Magnificent Riflebird Ptiloris magnificus (Vieillot)

These birds are found in "Western New Guinea: from Vogelkop eastward in the north to the Sepik River, in the south to the Fly River" (Mayr 1962).

In 1899, Newton (cited in Gilliard 1969) noted that the name 'Riflebird' was "based on its resemblance to the uniforms of riflemen in the British army ... while in its long and projecting hypochondriac plumes and short tail a further likeness might be traced to the hanging pelisse and the jacket formerly worn by the members of these corps." Another possibility for this unusual name is thought to stem from the bird's call, which sounds somewhat like the whine of a bullet.

The Magnificent Riflebird was highly sought after by collectors in the nineteenth century for the millinery trade. At the turn of the century, however, these birds became protected under law and illegal to hunt. Nevertheless, numerous specimens had already been preserved for use as ornaments atop women's hats, while others remained in their original export cartons. Many millinery shop owners were not aware of the identity of the birds and continued to sell them, while others, who learned their identity, packed them away, not wanting to deal in an illegal market.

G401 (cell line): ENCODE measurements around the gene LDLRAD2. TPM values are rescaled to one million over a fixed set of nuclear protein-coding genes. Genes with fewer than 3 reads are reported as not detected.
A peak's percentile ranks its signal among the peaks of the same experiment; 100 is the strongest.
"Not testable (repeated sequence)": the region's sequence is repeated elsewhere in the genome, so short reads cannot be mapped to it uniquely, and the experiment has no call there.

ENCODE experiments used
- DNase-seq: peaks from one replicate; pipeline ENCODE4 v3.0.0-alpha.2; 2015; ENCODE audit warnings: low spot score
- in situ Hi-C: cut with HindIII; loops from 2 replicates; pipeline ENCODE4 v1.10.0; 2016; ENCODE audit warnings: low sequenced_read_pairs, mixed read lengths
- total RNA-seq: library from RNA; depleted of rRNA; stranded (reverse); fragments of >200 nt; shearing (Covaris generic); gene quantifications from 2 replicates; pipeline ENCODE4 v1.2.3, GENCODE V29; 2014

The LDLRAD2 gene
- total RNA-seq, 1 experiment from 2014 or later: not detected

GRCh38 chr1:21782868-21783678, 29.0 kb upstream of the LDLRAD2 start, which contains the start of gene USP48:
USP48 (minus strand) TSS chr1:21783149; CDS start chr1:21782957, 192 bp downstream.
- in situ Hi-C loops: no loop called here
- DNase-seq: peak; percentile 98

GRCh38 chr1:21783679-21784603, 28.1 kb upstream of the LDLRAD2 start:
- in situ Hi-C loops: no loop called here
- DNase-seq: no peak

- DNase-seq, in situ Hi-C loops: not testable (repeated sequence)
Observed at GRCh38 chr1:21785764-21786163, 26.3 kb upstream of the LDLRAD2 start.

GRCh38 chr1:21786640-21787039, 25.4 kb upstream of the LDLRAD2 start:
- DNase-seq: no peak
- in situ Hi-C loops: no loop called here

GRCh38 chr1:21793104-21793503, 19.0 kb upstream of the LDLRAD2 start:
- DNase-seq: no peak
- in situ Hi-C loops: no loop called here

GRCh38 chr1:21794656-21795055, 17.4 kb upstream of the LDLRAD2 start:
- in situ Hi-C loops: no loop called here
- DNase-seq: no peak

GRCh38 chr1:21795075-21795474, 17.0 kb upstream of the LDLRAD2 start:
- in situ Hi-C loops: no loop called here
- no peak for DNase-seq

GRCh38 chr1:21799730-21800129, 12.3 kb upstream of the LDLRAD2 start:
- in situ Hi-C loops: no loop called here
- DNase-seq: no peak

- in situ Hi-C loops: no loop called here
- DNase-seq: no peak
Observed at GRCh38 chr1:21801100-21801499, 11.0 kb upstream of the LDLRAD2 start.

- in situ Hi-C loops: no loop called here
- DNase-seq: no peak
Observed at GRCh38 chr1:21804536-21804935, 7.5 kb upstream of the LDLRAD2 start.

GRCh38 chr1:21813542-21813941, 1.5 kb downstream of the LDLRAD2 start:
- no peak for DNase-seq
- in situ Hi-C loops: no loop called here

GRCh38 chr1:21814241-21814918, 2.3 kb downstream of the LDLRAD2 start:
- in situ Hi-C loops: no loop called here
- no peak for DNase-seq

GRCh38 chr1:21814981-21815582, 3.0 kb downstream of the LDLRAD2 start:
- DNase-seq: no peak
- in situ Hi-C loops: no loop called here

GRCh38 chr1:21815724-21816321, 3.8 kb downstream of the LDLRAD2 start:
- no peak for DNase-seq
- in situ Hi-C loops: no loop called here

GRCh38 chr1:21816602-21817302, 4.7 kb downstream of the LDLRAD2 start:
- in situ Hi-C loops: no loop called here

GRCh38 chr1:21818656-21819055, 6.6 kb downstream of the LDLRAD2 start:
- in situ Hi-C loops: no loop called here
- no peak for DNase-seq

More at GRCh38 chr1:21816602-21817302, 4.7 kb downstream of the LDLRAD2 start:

Although we were unable to locate salmon fly dressings in literature calling for the breast feathers of the Magnificent Riflebird, to the best of our knowledge, the feathers were first used by Charles DeFeo, a well-known New York city commercial artist and innovative fly dresser and designer. In the 1930's and 1940's, Mr. DeFeo used the feathers from the breast of the Magnificent Riflebird for wing cases on his prismatic nymphs and cheeks on wet flies that he tied for the Mirimichi River in New Brunswick, Canada. DeFeo received the 19th century specimens from the curator of the Museum of Natural History in lieu of payment for artistic services rendered to the museum.

If you want to know more about the rifle bird and other birds related to our fly tying heritage, we suggest you order Rare and Unusual Fly Tying Materials: A Natural History.